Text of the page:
# ClinOmicsTrail^{bc} 1.0

#### A visual analytics tool for breast cancer treatment stratification using multi-omics data

### Pathway activity assessment

Tumors are driven by the aberrant activity of key signaling pathways that e.g. promote tumor growth or hinder apoptosis. In order to obtain an overview of altered processes in a breast tumor under investigation, we consider pathway activities of a set of 20 core breast cancer-relevant pathways. These patterns can in turn be used to assess characteristics of tumor subtypes and to inform a treatment decision, as for example tumors with specifically high activities in PIK-AKT-mTOR signaling would profit from treatment with an AKT or an mTOR inhibitor, e.g. everolimus. The activity of a pathway $i$ is computed based on the deregulation scores of the pathway genes $\Gamma_i$ (i.e. fold-changes or z-scores comparing tumor vs healthy tissue), weighted by their relevance $w_i$ for the respective pathway’s activity. In order to obtain a more complete set of genes involved in the activity of a given pathway, we merge the gene sets of respective pathways and biological categories provided by KEGG, GO, Reactome and WikiPathways.

We hypothesize that targeted drugs are especially effective in cases where their target pathway is highly active and alternative cancer-driving pathways are not. We take advantage of the assumed relationship between a pathway’s activity and a corresponding drug’s efficacy to compute the weights $w_i$. To this end, we consider all 49 breast cancer cell lines from the Genomics of Drug Sensitivity in Cancer (GDSC1000) database and their sensitivities for a large panel of drugs targeting various pathways. The authors provided drug sensitivity scores as IC50 values, i.e. the 10$\cdot$log10-transformed concentration of an inhibitor that decreases the biotransformation rate of its target’s substrates by 50%. For a given pathway of interest $i$, we select the set $D_i$ of drugs from GDSC that target this pathway. For each of those drugs $d_{ij} \in D_i$, we compute Pearson’s correlation between the drug’s IC50 values and the gene expression measurements across cell lines. For each of those correlation coefficients $\rho_{jk}$, we also compute a p-value assessing the significance of its deviation from zero. This results in two matrices of dimensions $n_i \times m_i$ each, where $n_i$ corresponds to the size of the gene set $\Gamma_i$ and $m_i$ to the size of the drug set $D_i$. The matrices are then transformed as follows: the correlation coefficients are z-transformed per drug and then averaged cross drugs yielding a list of correlation-based scores per pathway $c_i$. The p-values are aggregated across drugs using Fisher’s method. The aggregated p-values are then -log10-transformed to obtain scores per pathway and gene $p_i$. The larger the score $p_{ik}$ for a gene $k$, the more relevant it is as an indicator for the pathway’s activity. As the scores in $p_i$ are all positive, we recover the direction of the gene’s effect, i.e. whether it acts as an activator or repressor of the pathway, from the sign of the corresponding correlation-based score $c_{ik}$. The final weights $w_i$ are then computed as $w_i = sgn(c_i) \cdot p_i$. The pathway activity $\phi_i(t)$ for a tumor sample $t$ and a pathway $i$ is then computed as $\phi_i(t)=w_i \cdot t_i$, where $t_i$ contains the deregulation scores for the subset of genes in the gene set $\Gamma_i$. Pathway activities per pathway finally are embedded into a range between 0 and 1.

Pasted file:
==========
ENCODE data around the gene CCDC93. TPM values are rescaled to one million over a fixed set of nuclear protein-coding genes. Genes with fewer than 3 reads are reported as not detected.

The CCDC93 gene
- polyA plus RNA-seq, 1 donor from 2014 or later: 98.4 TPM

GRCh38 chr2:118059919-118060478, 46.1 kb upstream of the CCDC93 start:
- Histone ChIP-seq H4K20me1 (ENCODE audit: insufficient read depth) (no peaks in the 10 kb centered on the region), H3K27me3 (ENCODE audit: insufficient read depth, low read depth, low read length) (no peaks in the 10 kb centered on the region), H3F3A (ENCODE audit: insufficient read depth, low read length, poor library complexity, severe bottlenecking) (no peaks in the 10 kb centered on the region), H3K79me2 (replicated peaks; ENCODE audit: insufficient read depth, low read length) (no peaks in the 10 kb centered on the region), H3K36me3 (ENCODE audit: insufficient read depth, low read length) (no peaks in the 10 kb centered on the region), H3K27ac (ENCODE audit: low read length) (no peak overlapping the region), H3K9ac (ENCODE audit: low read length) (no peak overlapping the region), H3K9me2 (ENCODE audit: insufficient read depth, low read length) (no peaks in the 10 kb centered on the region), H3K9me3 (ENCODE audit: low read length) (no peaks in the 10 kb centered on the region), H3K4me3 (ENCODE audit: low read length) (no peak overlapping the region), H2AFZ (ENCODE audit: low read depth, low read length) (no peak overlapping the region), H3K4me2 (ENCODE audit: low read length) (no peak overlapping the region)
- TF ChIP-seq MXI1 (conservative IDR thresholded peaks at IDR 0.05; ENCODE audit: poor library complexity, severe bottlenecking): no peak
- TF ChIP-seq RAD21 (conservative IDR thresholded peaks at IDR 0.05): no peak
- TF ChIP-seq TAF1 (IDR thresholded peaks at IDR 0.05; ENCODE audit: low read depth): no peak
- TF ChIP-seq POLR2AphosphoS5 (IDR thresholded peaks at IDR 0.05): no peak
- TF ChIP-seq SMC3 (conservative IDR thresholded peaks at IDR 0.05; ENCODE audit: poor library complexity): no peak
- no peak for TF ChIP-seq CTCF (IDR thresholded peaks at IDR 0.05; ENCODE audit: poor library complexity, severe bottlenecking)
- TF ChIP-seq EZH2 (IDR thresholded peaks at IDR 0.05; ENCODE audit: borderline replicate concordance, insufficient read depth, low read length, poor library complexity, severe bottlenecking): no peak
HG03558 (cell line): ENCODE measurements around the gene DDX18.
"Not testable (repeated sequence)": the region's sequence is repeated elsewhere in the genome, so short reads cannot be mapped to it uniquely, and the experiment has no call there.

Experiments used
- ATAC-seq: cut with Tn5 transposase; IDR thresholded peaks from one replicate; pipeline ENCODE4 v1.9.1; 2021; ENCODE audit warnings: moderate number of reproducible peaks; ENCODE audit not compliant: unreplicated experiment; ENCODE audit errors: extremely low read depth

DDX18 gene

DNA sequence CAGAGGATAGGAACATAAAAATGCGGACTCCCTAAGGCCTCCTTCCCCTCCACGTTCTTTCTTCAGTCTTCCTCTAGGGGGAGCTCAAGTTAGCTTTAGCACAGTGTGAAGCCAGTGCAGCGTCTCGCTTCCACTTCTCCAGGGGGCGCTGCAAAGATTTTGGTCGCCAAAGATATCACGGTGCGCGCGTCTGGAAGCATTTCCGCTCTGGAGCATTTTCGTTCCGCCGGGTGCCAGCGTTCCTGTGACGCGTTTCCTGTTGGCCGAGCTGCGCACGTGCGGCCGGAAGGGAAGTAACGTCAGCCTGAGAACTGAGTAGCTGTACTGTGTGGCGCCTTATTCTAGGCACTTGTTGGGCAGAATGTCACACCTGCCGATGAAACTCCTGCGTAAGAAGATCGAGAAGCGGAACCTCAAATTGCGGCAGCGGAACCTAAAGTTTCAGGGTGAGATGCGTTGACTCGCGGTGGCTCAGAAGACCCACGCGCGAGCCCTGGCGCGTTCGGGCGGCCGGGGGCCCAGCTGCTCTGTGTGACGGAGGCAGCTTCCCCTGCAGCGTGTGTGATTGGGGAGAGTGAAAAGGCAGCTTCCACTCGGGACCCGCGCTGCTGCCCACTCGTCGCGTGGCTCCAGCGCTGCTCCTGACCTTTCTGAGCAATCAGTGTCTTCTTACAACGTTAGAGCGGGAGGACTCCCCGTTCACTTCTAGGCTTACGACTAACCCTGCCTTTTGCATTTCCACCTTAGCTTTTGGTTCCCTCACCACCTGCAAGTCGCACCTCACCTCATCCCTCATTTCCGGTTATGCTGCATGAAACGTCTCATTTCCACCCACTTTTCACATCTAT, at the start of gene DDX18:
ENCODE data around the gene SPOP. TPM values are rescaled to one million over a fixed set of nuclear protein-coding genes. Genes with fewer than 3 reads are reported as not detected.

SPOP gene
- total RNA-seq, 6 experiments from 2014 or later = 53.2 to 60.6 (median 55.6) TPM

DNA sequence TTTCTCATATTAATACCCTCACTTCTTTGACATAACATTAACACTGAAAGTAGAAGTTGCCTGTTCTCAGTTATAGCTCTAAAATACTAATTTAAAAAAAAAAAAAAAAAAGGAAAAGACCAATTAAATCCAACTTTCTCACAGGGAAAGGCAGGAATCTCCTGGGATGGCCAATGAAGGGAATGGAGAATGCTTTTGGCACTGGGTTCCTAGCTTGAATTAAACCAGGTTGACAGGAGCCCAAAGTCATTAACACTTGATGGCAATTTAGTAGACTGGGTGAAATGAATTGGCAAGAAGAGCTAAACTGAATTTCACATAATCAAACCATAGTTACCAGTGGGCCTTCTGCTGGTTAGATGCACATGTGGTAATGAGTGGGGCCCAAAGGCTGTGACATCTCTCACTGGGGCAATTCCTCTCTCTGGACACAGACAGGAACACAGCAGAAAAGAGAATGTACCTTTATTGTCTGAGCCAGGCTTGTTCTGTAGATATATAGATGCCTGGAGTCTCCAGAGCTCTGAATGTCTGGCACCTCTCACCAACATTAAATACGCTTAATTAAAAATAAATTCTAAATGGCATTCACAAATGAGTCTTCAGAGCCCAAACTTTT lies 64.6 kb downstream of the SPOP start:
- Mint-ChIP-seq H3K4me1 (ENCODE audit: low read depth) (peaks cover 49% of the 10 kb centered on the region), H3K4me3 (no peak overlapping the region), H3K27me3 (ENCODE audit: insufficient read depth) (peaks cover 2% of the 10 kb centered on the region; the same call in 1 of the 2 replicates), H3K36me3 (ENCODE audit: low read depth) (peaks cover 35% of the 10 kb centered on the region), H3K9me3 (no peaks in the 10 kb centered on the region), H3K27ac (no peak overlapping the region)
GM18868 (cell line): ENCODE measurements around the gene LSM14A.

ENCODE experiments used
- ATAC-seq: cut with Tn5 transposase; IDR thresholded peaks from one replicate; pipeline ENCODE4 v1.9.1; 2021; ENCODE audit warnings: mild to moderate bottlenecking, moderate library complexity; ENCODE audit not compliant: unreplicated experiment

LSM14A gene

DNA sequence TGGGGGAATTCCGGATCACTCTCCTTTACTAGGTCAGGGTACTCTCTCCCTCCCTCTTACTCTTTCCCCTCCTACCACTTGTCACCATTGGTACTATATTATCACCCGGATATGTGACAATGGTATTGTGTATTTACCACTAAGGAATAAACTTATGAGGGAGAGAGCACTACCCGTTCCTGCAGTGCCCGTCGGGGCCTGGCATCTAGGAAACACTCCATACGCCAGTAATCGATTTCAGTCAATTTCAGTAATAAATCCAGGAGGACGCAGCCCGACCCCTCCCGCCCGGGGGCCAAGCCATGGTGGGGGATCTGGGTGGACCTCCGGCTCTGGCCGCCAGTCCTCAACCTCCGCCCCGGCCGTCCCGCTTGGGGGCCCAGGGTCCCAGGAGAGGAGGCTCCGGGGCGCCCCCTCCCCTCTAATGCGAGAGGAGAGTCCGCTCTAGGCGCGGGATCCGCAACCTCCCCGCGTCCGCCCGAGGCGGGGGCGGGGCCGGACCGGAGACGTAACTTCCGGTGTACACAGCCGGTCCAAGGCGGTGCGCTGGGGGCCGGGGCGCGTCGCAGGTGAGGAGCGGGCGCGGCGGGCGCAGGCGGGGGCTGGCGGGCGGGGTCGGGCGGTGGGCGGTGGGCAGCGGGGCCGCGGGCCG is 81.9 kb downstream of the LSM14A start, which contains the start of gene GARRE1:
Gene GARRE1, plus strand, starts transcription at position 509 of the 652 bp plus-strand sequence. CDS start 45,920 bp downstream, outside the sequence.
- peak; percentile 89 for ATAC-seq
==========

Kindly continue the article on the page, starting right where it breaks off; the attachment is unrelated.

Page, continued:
In order to assess the significance of computed pathway activities for a sample under investigation, empirical **p-values** can be derived
from permutation testing. Based on a user-defined number of permutations, the scores of differential gene expression are randomly
permuted and the corresponding pathway activities are re-computed. One-sided p-values for the sample's (actual) pathway activities
are then computed relative to the mean of the empirical background distribution, where a right-sided p-value is computed if the
sample's pathway activity for a specific pathway is larger than the mean of the background distribution and a left-sided p-value
if it is smaller. In a last step, the derived p-values are adjusted for multiple hypothesis testing using the Benjamini-Hochberg method
[1], [2].

### Bibliography

- Controlling the false discovery rate: a practical and powerful approach to multiple testing Journal of the Royal Statistical Society. Series B (Methodological) JSTOR
- More powerful procedures for multiple significance testing Statistics in medicine Wiley Online Library